Editorials

Despite disappointment, port opportunity remains

The town of Port Royal might have some time on its hands before its greatest land asset changes owners.

It must use that time wisely.

A new setback in the effort to sell the mothballed Port of Port Royal is disappointing. The process that began six years ago when then-Gov. Mark Sanford ordered the port closed and the property sold now grinds on, years after its first strong suitor fell through.

Now it has happened again. Some might have felt as if they were jilted at the altar when Gramling Brothers Real Estate and Development of Charleston missed a Jan. 18 deadline to make a $50,000 payment to keep its bid alive.

Mayor Sam Murray said if Gramling Brothers and the State Ports Authority are unable to work anything out, "it's probably going to be a long time before we get another buyer."

For Port Royal, the stakes could not be higher. What happens to the 51-acre tract will define the town's future. Right now, the unsightly tract, with its high chain-link fences, locked gates and empty buildings, seems to mock the dreams and hopes of the town's residents.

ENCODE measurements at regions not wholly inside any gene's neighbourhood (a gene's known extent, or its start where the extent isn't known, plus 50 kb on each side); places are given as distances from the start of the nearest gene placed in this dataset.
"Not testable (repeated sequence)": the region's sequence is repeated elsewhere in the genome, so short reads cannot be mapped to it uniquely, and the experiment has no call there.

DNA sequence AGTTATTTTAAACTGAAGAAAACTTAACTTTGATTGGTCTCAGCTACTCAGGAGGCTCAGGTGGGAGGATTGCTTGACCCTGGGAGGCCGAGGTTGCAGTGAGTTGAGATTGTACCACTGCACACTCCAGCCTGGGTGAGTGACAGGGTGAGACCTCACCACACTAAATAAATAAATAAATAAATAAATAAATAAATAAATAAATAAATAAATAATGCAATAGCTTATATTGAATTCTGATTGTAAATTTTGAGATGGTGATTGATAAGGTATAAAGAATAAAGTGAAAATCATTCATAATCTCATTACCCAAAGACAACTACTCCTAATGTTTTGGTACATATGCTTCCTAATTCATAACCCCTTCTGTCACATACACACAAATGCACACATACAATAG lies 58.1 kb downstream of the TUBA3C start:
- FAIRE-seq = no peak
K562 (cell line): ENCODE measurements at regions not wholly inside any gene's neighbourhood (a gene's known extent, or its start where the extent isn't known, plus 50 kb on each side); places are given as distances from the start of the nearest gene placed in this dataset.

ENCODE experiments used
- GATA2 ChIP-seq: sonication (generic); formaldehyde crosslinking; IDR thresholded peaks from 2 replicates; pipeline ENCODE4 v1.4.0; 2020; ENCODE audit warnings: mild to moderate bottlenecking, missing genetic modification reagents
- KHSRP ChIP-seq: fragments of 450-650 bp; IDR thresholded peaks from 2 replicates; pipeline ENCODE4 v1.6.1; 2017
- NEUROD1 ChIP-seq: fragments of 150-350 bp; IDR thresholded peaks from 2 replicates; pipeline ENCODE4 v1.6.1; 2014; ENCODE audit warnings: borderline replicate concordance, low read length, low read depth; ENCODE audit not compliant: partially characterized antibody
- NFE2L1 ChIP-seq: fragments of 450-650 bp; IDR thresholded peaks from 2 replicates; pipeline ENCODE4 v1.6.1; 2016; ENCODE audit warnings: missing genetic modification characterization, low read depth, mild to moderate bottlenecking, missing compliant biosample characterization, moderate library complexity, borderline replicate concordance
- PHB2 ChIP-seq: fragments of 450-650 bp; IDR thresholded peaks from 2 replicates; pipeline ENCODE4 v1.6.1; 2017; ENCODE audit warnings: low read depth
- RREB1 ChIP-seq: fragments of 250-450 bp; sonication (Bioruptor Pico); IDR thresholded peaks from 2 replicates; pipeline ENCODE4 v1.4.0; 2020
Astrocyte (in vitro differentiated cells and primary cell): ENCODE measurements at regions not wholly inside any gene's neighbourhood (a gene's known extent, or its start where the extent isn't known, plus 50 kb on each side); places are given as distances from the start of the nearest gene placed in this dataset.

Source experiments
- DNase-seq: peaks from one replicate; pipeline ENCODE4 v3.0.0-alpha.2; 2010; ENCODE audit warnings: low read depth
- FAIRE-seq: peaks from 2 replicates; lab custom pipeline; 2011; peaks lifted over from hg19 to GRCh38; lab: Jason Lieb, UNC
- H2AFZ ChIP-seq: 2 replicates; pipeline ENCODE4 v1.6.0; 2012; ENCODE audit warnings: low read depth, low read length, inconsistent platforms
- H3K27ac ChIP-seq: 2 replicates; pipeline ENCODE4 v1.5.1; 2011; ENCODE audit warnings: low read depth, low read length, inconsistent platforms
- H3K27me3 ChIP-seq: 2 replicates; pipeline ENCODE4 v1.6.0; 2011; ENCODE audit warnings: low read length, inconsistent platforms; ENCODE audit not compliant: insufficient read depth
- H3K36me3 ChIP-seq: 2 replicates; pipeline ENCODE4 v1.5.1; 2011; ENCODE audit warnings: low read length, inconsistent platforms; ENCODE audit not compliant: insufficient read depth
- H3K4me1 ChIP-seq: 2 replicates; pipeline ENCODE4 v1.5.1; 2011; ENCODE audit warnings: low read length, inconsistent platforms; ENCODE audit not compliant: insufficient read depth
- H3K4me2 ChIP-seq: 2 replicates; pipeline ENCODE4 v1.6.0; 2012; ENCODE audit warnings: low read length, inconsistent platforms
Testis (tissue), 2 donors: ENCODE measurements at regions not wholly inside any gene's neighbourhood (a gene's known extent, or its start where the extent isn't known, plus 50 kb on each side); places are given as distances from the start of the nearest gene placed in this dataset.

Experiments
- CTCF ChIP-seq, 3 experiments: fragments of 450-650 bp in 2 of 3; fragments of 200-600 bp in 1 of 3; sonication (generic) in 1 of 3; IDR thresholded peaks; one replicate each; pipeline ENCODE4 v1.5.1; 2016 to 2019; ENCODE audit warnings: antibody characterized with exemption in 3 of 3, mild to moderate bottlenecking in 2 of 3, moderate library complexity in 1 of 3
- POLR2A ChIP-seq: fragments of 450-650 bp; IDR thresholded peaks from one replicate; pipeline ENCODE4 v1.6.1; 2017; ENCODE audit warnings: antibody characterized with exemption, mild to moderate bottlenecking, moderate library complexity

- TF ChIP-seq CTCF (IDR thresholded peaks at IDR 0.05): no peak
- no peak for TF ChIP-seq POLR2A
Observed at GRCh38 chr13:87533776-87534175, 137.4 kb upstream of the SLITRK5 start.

But what was once a thriving, natural deep-water port could be a jewel of a development, featuring homes, businesses and parks.

For that to work, the port property must be handled correctly. Enough questions and issues have been raised recently for the town to put this new down-time to good use.

Neither the town nor the State Ports Authority should sell itself short. The property is unlike almost any other available today, anywhere. It offers beautiful water and marsh vistas. It is part of a quaint and eclectic town with a strong sense of place, an inviting main street, a Norman Rockwell-like public elementary school and the Wardle Family YMCA. It is convenient to medical and higher education institutions. It has one of the deepest histories of any community in North America to match its modern planning efforts.

The disappointment should not be turned into a fire sale. In fact, the town should turn this setback into a gain. It should square away how much open space the new owners must commit to, what type of open space that is and where it is. This was a major issue in the most recent deal.

The Ports Authority must come to grips with whether and how to offer the property for sale in phases and make the same terms available to all bidders. Town residents should renew their involvement in the planning and know the details, as well as the overall goals. A proposed marina must be talked about in greater detail.

Everyone involved should be realistic about today's market. But this is a job that must be done right. The port site remains a grand and rare opportunity for something spectacular.

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